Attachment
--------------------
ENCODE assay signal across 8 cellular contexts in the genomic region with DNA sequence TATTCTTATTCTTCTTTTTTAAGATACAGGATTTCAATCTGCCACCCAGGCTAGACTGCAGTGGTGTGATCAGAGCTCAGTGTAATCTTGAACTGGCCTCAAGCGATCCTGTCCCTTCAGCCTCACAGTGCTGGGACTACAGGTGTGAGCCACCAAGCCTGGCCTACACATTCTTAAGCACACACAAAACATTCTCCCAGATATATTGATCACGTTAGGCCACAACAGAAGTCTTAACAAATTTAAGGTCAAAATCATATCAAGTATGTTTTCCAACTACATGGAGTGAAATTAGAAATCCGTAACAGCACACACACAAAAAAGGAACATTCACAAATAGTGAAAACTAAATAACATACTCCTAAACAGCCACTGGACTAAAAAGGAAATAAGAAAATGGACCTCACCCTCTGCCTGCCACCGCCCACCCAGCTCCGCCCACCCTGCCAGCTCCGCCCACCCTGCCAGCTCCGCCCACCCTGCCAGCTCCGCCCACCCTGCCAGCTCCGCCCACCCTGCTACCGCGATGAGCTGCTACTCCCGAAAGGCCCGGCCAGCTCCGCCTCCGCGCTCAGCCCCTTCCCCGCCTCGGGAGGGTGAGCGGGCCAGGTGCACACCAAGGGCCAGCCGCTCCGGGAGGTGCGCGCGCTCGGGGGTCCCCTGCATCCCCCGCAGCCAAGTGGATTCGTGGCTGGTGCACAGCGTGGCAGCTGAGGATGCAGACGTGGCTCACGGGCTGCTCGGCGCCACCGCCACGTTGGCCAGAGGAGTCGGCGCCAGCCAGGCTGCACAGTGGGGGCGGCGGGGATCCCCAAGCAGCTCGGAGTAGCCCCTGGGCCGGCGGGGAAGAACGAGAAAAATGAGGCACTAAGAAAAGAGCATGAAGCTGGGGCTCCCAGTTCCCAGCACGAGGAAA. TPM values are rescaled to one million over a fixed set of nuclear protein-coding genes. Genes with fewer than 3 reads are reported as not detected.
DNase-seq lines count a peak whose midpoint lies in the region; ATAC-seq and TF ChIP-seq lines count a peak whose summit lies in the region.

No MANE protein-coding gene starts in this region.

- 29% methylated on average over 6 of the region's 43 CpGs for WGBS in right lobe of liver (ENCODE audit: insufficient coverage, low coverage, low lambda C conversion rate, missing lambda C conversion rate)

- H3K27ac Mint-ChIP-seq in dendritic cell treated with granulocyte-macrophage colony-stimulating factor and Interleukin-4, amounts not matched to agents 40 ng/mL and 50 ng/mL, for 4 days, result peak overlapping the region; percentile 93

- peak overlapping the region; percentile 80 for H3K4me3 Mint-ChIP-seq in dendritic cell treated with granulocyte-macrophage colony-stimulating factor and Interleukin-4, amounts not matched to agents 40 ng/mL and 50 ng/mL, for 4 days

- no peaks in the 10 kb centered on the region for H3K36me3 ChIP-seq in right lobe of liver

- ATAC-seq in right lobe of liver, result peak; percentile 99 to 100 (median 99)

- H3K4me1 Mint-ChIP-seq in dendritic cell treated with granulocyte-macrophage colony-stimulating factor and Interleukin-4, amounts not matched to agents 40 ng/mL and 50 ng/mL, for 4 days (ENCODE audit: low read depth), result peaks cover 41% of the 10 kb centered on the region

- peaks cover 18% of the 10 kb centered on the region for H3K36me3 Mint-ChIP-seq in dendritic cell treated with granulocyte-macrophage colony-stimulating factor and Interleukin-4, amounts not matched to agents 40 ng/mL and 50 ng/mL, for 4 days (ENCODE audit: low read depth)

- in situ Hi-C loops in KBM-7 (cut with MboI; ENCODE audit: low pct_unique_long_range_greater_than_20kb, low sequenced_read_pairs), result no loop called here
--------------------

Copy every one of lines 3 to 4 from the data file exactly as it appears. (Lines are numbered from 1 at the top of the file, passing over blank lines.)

No MANE protein-coding gene starts in this region.

- 29% methylated on average over 6 of the region's 43 CpGs for WGBS in right lobe of liver (ENCODE audit: insufficient coverage, low coverage, low lambda C conversion rate, missing lambda C conversion rate)